Head­er image cred­it­ed to Argos’­Dad.

Jamie Bren­ner, author of The For­ev­er Sum­mer, is a guest blog­ger for The Jew­ish Book Coun­cil as a part of the Vis­it­ing Scribes series.

A read­er recent­ly asked why my lat­est nov­els are set in coastal towns and I said, I guess I want­ed to take the Jews to the beach.” I was half jok­ing, but there is some truth to the sen­ti­ment. I love beach books — sto­ries about fam­i­ly and love set in beau­ti­ful lit­tle towns by the ocean. And while I read them vora­cious­ly, the truth is, there is very lit­tle in the beach town expe­ri­ence depict­ed in these books that I rec­og­nize. It’s not just that there are few, if any, Jews in the sto­ries. It’s more that the nov­els often cen­ter around a charm­ing Cape Cod or Out­er Banks cot­tage that has been in the fam­i­ly for gen­er­a­tions, and that’s alien to me.

Grow­ing up in sub­ur­ban Philadel­phia, I spent my sum­mers at the Jer­sey Shore. My grand­par­ents did not have a beach cot­tage, they had a con­do on the board­walk. It was the same for my friends and their grand­par­ents. From the ter­races, we had views of the beach and of the new casi­nos sprout­ing up in Atlantic City. As teenagers, we would meet in the morn­ings at the beach, then have lunch at one of the cheeses­teak and hoagie” places a few blocks from the water. At night, while our par­ents hit the casi­nos, we con­gre­gat­ed in the lob­by of one of the build­ings until a man­ag­er shooed us upstairs to our own apart­ments. It was idyl­lic to us, but far from the clas­sic back­drop of the books I grew to love.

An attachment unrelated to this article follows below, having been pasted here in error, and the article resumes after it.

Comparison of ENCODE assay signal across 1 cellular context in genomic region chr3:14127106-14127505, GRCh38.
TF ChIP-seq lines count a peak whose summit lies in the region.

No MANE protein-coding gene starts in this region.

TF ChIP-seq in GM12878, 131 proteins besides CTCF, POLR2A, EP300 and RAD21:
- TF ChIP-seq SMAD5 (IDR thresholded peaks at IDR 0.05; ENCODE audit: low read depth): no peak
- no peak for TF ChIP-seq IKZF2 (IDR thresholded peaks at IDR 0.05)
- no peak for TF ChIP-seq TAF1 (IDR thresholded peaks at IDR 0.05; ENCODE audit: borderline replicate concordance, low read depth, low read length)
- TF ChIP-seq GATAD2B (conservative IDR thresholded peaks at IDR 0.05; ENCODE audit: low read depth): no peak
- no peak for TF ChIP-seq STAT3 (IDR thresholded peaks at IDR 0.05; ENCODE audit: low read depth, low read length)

In my new nov­el, The For­ev­er Sum­mer, I chose Province­town, Mass­a­chu­setts as the set­ting because it’s beau­ti­ful, remote, and uncon­ven­tion­al in every way. I real­ize now I wasn’t ready to write about the Jer­sey Shore, but I did feel com­pelled to write about a place that veered at least slight­ly from the more typ­i­cal set­tings in beach nov­els. The For­ev­er Sum­mer is the sto­ry of two young women — one Jew­ish, one not — who dis­cov­er they are half sis­ters and trav­el to Province­town to meet the grand­moth­er they nev­er knew they shared. The char­ac­ters in this sto­ry not only find new fam­i­ly, they inher­it a true sense of belong­ing in their grandmother’s quirky beach town.

For my next book, The Hus­band Hour (com­ing spring 2018), I returned to Long­port, New Jer­sey. While the stretch of towns from Vent­nor to Long­port have gone through changes since my sum­mers in the 1980s, I found the char­ac­ter of the shore very much intact. The board­walk, the cheeses­teaks places, the ice cream par­lors, the eclec­tic land­marks like Lucy the Ele­phant, are still there exact­ly as I remem­bered them though my grand­par­ents and their con­do are long gone. In The Hus­band Hour, the Jer­sey Shore is both the fam­i­ly retreat and the heroine’s escape from the prob­lems of her adult life. For her, as for me, the beach does not rep­re­sent a gen­er­a­tions-old fam­i­ly lega­cy. Instead, it offers the mem­o­ry of a sim­pler moment in time.

Some read­ers have asked me if I will set future books in the same town, the way some authors return to places like Nan­tuck­et or Hilton Head. My answer is no. While I don’t write Jew­ish” books, I can’t help but tell sto­ries through a Jew­ish lens. Maybe it’s because I come from a wan­der­ing peo­ple, but I pre­fer to explore a dif­fer­ent town in each of my nov­els. Maybe, some day, one of them will feel like home. But for now, I’m just hap­py for a view of the ocean.

Jamie Bren­ner was born and raised in sub­ur­ban Philadel­phia but has called New York City her home for the past twen­ty years. She grad­u­at­ed from George Wash­ing­ton Uni­ver­si­ty with a degree in lit­er­a­ture and spent her career in pub­lish­ing before becom­ing an author her­self. Her books include The Gin Lovers, The Wed­ding Sis­ters and her next nov­el, The Hus­band Hour, will pub­lish in April 2018. She lives in Man­hat­tan with her hus­band and two daughters.